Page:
sour harvest

Sudan: Ethiopia accused of attack near border, killing Sudanese soldiers

By Morris Kiruga

Posted on November 28, 2021 14:51

Ethiopians receive supplies at the Um-Rakoba camp on the Sudan-Ethiopia border
A World Food Programme helicopter flies over the Um-Rakoba camp on the Sudan-Ethiopia border, in Kassala state in Sudan, north of Al Faqsha December 17, 2020. REUTERS/Mohamed Nureldin Abdallah

Several Sudanese soldiers have been killed in renewed fighting with Ethiopia in the disputed Al Fashaqa region, in what could mark the start of an escalation of tensions in the Horn.  

According to a statement by Sudan’s military, several of its soldiers were killed while repulsing an attack by “Ethiopian army forces and militias…who sought to intimidate and spoil the harvest.”

It further claimed that its forces ‘repulsed the attack’ and inflicted ‘heavy losses of life and equipment’ on the Ethiopian army and militias.

Seasonal escalations

Attacks in the disputed region tend to escalate during harvest time, often by Ethiopian militias. The disputed region has been under Sudan for a little over a decade, since Ethiopia ceded its claim on the condition that Ethiopian farmers be allowed to stay in their farms.

The news of renewed fighting will escalate tensions in an already fragile region, with protests in Sudan forcing the military’s hand after a coup, and Ethiopia’s federal government at war with Tigray, which borders al-Fashaqa.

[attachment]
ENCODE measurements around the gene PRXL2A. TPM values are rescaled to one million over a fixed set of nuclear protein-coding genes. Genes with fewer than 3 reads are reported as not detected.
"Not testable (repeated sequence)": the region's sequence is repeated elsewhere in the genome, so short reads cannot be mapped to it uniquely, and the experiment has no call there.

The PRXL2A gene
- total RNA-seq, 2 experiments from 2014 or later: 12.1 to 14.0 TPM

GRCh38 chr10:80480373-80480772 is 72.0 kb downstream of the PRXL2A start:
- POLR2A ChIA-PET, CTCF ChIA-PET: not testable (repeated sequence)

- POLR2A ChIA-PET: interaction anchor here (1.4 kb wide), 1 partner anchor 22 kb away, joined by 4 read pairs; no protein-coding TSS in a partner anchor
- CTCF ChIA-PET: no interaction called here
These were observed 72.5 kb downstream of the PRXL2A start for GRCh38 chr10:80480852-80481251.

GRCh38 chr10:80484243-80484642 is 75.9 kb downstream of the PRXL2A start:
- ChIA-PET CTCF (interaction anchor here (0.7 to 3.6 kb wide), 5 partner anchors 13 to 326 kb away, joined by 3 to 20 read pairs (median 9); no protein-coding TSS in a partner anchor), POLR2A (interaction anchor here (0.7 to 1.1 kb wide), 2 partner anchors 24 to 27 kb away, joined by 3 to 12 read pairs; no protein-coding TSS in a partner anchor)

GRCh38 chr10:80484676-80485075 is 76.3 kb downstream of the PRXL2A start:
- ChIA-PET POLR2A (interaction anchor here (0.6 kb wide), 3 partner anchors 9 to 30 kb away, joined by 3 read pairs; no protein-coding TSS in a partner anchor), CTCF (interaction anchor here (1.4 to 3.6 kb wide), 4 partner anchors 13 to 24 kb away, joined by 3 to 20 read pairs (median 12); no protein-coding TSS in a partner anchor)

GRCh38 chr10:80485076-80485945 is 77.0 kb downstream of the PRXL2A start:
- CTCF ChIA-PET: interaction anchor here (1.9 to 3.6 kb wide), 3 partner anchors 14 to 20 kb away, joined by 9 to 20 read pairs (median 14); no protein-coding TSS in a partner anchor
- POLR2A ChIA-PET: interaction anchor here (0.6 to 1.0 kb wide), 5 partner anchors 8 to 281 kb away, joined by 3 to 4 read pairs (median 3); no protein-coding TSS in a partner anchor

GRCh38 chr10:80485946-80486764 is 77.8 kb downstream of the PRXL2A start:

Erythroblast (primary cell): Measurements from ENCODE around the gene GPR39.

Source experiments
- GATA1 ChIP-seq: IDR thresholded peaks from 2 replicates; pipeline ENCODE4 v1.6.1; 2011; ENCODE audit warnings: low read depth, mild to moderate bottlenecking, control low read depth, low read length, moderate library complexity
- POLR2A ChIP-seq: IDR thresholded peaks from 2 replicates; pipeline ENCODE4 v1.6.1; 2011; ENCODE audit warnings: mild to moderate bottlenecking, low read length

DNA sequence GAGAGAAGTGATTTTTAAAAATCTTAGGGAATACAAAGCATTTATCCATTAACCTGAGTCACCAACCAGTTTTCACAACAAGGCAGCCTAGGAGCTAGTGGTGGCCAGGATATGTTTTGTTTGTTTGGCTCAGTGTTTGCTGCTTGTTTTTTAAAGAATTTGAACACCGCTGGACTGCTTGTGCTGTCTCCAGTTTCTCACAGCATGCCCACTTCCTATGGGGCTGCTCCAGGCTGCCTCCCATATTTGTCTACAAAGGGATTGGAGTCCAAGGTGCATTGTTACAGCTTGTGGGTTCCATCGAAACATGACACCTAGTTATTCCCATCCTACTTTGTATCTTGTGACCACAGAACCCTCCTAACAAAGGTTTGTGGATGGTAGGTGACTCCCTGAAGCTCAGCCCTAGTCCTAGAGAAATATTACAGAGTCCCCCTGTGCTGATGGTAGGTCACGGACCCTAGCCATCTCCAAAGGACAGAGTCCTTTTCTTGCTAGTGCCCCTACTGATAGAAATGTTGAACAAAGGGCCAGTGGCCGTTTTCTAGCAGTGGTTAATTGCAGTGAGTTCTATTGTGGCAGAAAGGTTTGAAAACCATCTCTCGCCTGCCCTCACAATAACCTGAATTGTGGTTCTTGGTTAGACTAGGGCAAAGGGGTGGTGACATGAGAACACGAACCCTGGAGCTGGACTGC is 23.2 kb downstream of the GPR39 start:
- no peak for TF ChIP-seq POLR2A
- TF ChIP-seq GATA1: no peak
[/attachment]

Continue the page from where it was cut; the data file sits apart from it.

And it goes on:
Sudan took advantage of the start of the Tigray war, after Amhara militias in the disputed region withdrew to join the battle to escalate the dispute.

READ MORE Ethiopia’s Tigray: New frontier for regional interests

In February, Khartoum claimed that Ethiopia’s northern neighbour Eritrea had also sent soldiers into the disputed region. At the time, both Asmara and Addis Ababa still denied claims by the TPLF that the former’s military was involved in the war.


The news comes just days after General Abdel Fattah Al-Burhan was forced to restore power to the country’s civilian prime minister by widespread anti-coup protests that have so far left more than 40 people dead.

The attack was launched against backdrop of an army and police purge in Sudan.

Eight Beshir-era generals retired yesterday (Saturday 27 November), and Prime Minister Hamdok sacked two police chiefs.

‘Defender of the nation’

Analysts suggest that while it has been reported as an Ethiopian attack, it is Sudan’s army that stands to gain the most in a fight with Ethiopia, helping shore up Burhan’s position as ‘defender of the nation’; and that an already stretched Ethiopian army is unlikely to open a new front.

In Ethiopia, Prime Minister Abiy Ahmed left the capital to lead the war from the frontline, as changing fortunes on the battlefield over the last few months have shifted to the TPLF’s advantage.

The Ethiopian military, engaged in a last ditch effort to fight back Tigrayan rebels from their advance on the capital, has not commented on the latest events in the Fashaqa region.

Abiy’s joining the battlefront has also inspired others to join the war effort, including Olympian medallists Haile Gebrselassie and Feyisa Lilesa to pledge their own frontline intervention.

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